It’s worth noting that this will be the seventh time the Yankees see Eovaldi this season, the fourth time since the All-Star Break, and the second in the last eleven days. There probably isn’t much the Yanks have yet to see from Eovaldi in 2021. If he tries to flip the script with a higher dose of breaking and off-speed stuff than normal early in the count or works outside the zone more in an effort to get New York to chase, the Yankees will have to adjust accordingly.
The Fenway faithful will be loud and ravenous. These one-game playoffs can unravel quickly. Until Eovaldi reveals a different game plan, the Yankees would do well to quiet the crowd early with damage on first-pitch fastballs, taking the Cobra Kai axiom to heart: strike first, strike hard, no mercy.
The New York Yankees have certainly acted with urgency. On Wednesday night, the Yankees traded for Texas Rangers outfielder Joey Gallo and left-handed reliever Joely Rodríguez. The 27-year old Gallo is under team control through 2022, and the Yankees will have a club option on Rodríguez next season. On Thursday evening, they brought Chicago Cubs first baseman Anthony Rizzo to the Bronx. Rizzo turns 32 next month and is a free agent at the end of the season. Without further ado, let’s evaluate the moves.
Competitive Balance Tax Implications
On Tuesday evening, FanGraphs estimated that the Yankees payroll for competitive balance tax (“CBT”) purposes was around $207 million. The Yankees traded Justin Wilson and Luis Cessa to the Cincinnati Reds on Tuesday night for a player to be named later, freeing up a little more than $1.3 million in CBT space. Given their well-known goal to reset their CBT status for 2022 by staying under the $210 million CBT threshold in 2021, the trade signaled that the Yankees would be buying at the deadline and that corresponding moves were imminent.
The trade for Gallo and Rodríguez would have added approximately $3.2 million to the then $205.8 million CBT payroll, but the Rangers committed to taking on “most” of Gallo’s and Rodriguez’ remaining 2021 salaries. The Yankees likely sweetened the prospect haul somewhat in return, but doing so gave them the flexibility to make another move and still stay under the CBT threshold.
The Yanks exercised that flexibility by bringing in Rizzo, who is owed about $5.8 million for the remainder of the 2021 season. Yet again, the Yankees sent enough in return for the Cubs to pick up the tab, allowing them to retain something in the vicinity of $4 million to work with under the $210 million threshold, according to FanGraphs.
Gallo and Rodríguez
The Bombers sent second baseman Ezequiel Duran, shortstop Josh Smith, second baseman/left fielder Trevor Hauver, and right-handed pitcher Glen Otto to the Texas Rangers in exchange for Gallo and Rodríguez. Here are the public prospect grades on the players involved in the return.
Driveline’s Dan Aucoin and FanGraphs’ Craig Edwards have both done research on prospect valuation. We can use that research to estimate the value of the prospect package. To assign values to players who have differing grades, we’ll grade Smith as a 45 and use the average value between Hauver’s grades for both his Driveline and FanGraphs valuations; we’ll do the same for Otto’s Driveline valuation, but since Edwards didn’t include 35 or 35+ prospects in his study, we’ll just use the 40 grade for his FanGraphs value, which shouldn’t throw things off too much.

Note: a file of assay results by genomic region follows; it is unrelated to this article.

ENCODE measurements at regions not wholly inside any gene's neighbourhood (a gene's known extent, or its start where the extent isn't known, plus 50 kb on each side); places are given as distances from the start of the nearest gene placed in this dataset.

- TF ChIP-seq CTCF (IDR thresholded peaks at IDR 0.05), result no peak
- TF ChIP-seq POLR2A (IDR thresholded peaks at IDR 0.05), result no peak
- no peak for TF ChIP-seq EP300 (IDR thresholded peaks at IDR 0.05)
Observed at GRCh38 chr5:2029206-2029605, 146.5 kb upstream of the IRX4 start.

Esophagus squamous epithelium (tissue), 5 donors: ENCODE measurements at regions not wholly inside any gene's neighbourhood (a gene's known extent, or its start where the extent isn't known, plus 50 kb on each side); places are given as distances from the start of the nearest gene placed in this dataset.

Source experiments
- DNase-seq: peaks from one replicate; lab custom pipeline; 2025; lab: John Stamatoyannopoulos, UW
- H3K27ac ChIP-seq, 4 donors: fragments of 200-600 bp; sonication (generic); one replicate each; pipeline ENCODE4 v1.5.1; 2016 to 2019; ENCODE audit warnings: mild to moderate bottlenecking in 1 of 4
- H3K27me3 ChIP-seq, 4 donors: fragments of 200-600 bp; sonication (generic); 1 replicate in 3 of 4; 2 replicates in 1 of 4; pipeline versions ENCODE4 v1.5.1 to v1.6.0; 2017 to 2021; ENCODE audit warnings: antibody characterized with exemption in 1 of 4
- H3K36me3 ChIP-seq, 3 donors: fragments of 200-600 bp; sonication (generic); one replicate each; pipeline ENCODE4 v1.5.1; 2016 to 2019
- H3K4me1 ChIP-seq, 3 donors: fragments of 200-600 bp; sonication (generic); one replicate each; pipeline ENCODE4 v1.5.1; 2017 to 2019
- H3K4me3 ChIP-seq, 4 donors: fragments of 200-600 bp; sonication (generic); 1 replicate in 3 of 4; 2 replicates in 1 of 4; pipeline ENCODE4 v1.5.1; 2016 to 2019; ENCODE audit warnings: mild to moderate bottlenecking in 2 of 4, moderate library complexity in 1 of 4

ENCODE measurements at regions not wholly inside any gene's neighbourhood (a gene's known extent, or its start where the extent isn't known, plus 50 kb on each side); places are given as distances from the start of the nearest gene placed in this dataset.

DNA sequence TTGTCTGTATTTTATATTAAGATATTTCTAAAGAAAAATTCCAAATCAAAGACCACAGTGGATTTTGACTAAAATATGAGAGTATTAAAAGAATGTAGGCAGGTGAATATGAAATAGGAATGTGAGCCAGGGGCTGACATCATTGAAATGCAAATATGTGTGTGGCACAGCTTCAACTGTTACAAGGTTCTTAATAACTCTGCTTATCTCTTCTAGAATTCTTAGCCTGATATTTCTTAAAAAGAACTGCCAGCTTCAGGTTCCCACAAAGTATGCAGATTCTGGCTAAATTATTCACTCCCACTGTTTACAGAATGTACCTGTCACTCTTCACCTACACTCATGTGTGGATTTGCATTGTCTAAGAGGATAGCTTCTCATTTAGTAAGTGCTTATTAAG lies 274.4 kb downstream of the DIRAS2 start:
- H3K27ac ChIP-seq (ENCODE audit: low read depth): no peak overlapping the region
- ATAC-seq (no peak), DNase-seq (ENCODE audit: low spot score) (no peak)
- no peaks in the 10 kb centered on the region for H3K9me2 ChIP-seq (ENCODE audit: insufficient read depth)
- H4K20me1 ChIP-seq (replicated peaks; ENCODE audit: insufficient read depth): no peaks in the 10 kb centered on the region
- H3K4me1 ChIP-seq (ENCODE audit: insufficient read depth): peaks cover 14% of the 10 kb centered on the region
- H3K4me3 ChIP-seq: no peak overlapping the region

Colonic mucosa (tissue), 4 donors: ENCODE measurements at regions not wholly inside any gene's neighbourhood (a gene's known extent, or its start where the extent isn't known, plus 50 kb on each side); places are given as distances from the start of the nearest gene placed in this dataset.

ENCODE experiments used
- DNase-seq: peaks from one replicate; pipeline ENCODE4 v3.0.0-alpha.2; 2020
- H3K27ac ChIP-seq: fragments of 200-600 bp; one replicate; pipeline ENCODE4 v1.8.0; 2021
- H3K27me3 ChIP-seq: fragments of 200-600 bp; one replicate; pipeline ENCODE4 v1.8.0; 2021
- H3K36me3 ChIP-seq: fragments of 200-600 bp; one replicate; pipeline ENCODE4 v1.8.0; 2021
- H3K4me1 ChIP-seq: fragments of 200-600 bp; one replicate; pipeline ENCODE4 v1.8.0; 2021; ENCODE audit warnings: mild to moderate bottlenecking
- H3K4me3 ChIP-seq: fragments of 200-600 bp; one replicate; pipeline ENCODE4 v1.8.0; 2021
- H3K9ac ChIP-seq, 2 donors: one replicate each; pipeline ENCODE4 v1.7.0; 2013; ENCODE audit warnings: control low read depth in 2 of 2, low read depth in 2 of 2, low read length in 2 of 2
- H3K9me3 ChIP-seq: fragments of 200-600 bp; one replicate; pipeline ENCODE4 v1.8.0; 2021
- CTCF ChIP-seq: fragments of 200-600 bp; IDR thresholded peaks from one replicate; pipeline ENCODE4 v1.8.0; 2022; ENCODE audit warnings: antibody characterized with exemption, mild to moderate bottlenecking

The two models give us a range of approximately $41 million to $47.5 million in prospect value that went back to the Rangers in the trade.
Taking a look at his projections on FanGraphs, it feels reasonable to expect about 1.4 WAR over the rest of the season from Gallo. If we use that same WAR per game rate for next season and project Gallo to play 151 games, he would be worth about 3.6 WAR in 2022. Using the respective $/WAR figures from the prospect valuation research (though, recent $/WAR research indicates that those figures were probably too high and also that $/WAR is not linear), that 5.0 WAR from Gallo equals a value of $45 million (FanGraphs) to $52 million (Driveline). Gallo is entering his final year of arbitration in 2022. Given the year he’s having, he might expect a salary in range of Michael Conforto’s $12.25 million next season. If we put him at a round $12 million, that puts his surplus value between $33 million and $40 million.
The Yankees inherited a $3 million club option on Rodríguez for 2022. Although WAR may not fully capture the value of a relief pitcher, using the same method we did for Gallo, Rodríguez is projected for 0.1 WAR for the rest of 2021 and 0.6 for 2022. That 0.7 WAR converts to a range of $6.3 million and $7.3 million of value. When factoring in what Rodríguez will cost, his surplus value sits between $3.3 million and $4.3 million.
Combined, the two ex-Rangers provide the Yankees with a surplus value of $36.3 million and $44.3 million, which looks like a fair deal but one that the Rangers might have won. When you consider the $3 million or so that the Rangers sent to the Yankees in the trade, things look just about even as the Rangers value range decreases to between $38 million and $44.5 million.